Author Topic: Best method for multiple tasks?  (Read 2878 times)

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Offline Ro-Bot-XTopic starter

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Best method for multiple tasks?
« on: January 13, 2008, 06:07:03 AM »
I have some questions for the software gurus.

What is the best way to do all of the following tasks:
- count encoders without missing a step
- PID controll
- calculate acceleration and deceleration for smooth movement
- calculate position based on encoders count (distance travelled)
- read distance sensors
- calculate position based on distance measurements (triangulation)
- update map
- process image data to find the target
- calculate the destination target
- monitor battery level
- other decision tasks

1. The easier way to do it will be using a multitasking language.
2. Another approach would be to use several microcontrollers and divide the tasks.
3. The usual approach, that uses only one MCU, and uses a complicated timed scheme to do these tasks, perhaps using interrups.

I have worked with NQC to program the Lego RCX brick. Easy to work with, able to set up 10 parallel tasks, start and stop any task at any moment, 32 global variables, some (don't remember the number) local variables... But I didn't find anything similar for PIC or AVR. There is RTOS but it seems too complicated.

I have read a few tutorials on using interrupts, but all at a verry simple level, like say for encoders. Ok, using that, I can make a motor controller module. But how is it possible to do all in one MCU and keep track of each task so that they will not slow down the others, to keep the timing good?  I am willing to divide the total processing speed of say 16MHz to the say 8 tasks. That will be 2MHz for each task. How can I calculate all the timings to run in each task in it's own 2MHz slice?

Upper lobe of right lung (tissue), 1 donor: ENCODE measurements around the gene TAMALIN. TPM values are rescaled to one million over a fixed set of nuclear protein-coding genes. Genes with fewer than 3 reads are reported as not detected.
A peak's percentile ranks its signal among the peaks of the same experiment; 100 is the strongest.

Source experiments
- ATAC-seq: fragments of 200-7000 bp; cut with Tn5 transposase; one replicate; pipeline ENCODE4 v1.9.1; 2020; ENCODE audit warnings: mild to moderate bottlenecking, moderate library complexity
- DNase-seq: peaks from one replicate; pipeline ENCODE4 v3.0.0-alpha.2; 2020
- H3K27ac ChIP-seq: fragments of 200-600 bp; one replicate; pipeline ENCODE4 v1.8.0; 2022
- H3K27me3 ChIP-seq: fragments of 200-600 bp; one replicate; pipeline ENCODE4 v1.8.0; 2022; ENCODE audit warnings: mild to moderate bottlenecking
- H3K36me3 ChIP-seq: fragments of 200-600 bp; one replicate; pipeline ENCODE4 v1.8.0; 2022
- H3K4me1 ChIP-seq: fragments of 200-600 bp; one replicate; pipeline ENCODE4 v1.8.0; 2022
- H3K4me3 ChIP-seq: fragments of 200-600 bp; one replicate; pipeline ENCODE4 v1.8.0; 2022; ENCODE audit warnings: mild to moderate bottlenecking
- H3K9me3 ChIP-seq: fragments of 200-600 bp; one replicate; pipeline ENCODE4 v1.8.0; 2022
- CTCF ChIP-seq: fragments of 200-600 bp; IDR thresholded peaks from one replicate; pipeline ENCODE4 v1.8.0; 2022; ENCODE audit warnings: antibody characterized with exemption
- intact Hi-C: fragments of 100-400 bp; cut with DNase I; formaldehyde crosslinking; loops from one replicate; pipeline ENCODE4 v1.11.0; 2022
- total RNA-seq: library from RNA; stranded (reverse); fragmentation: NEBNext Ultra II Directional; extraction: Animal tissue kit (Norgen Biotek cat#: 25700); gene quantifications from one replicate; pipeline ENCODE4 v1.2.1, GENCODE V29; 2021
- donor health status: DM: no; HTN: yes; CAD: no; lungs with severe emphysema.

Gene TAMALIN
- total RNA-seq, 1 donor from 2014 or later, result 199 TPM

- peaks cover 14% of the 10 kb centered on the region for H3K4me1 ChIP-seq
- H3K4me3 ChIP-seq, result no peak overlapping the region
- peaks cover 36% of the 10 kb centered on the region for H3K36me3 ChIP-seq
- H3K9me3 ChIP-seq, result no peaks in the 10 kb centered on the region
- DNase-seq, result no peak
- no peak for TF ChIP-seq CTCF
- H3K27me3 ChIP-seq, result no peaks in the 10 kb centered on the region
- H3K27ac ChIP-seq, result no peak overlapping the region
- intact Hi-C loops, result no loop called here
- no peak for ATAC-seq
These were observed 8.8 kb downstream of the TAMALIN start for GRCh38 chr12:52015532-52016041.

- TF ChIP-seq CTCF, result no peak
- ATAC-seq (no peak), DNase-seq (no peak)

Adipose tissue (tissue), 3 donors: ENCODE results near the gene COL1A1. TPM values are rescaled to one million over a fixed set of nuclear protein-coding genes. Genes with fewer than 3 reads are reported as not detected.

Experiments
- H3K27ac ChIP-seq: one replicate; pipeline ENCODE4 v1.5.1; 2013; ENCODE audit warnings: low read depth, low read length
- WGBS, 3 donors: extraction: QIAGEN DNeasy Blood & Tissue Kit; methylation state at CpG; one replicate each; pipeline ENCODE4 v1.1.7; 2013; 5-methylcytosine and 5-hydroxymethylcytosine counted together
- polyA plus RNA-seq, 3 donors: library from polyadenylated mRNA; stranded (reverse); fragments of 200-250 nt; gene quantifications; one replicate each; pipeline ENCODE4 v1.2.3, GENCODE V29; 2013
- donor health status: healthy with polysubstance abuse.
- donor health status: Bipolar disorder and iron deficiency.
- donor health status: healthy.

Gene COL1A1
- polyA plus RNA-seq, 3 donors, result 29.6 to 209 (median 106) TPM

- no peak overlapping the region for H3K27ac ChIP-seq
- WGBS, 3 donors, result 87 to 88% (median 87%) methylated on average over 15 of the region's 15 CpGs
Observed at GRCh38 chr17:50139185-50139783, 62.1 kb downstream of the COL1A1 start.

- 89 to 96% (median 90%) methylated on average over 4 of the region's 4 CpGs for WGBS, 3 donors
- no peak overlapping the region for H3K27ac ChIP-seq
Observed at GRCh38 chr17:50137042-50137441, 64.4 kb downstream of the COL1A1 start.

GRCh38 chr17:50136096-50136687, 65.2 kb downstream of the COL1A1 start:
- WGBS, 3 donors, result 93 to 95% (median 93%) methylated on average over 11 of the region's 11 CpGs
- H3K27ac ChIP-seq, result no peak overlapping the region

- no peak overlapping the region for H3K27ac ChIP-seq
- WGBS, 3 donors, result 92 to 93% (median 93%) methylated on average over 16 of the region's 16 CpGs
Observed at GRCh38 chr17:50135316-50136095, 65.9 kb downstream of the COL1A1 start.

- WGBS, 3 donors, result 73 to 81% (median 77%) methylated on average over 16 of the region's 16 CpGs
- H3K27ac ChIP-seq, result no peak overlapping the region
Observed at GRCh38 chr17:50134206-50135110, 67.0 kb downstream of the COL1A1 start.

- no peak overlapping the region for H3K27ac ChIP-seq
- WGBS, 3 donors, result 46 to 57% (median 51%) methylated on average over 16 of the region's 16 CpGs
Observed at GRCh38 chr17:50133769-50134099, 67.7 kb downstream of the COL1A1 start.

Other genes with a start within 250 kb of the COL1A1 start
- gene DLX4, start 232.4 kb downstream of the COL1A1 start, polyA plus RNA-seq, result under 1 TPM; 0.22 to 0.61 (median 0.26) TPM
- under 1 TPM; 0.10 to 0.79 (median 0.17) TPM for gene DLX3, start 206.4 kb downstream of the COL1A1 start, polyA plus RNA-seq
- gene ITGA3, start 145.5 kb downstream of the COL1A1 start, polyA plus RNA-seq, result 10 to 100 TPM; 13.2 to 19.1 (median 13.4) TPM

Can someone point me to some documentation and samples on how to do something like this? Or to write some sample code I can further develop to my needs? I just don't know enough programming to do it on my own...

Thanks in advance.
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Offline paulstreats

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Re: Best method for multiple tasks?
« Reply #1 on: January 13, 2008, 03:04:49 PM »
there is a new tutorial at http://www.microchipc.com which is showing how to use a simple threading interface with C. You can set priorities etc... so 1 task can operate at 2mhz and another at 4mhz etc... (if you set it up right)

Offline SmAsH

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Re: Best method for multiple tasks?
« Reply #2 on: January 13, 2008, 06:52:37 PM »
yes you can as long as you use differential frequences ;D anyway good luck hope it works out.
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Offline JesseWelling

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Re: Best method for multiple tasks?
« Reply #3 on: January 13, 2008, 08:59:06 PM »
Here's how I got started: http://www.freertos.org/

Offline Rebelgium

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Re: Best method for multiple tasks?
« Reply #4 on: January 14, 2008, 07:45:11 AM »
is it possible to program this (everything Ro-Bot-X said) in C++ and program it on a PIC ?
What compiler should I use ?
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Offline paulstreats

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Re: Best method for multiple tasks?
« Reply #5 on: January 14, 2008, 10:04:06 AM »
you could do most of it...... although very slowly

Offline Rebelgium

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Re: Best method for multiple tasks?
« Reply #6 on: January 14, 2008, 02:59:31 PM »
you could do most of it...... although very slowly

So I better don't use it?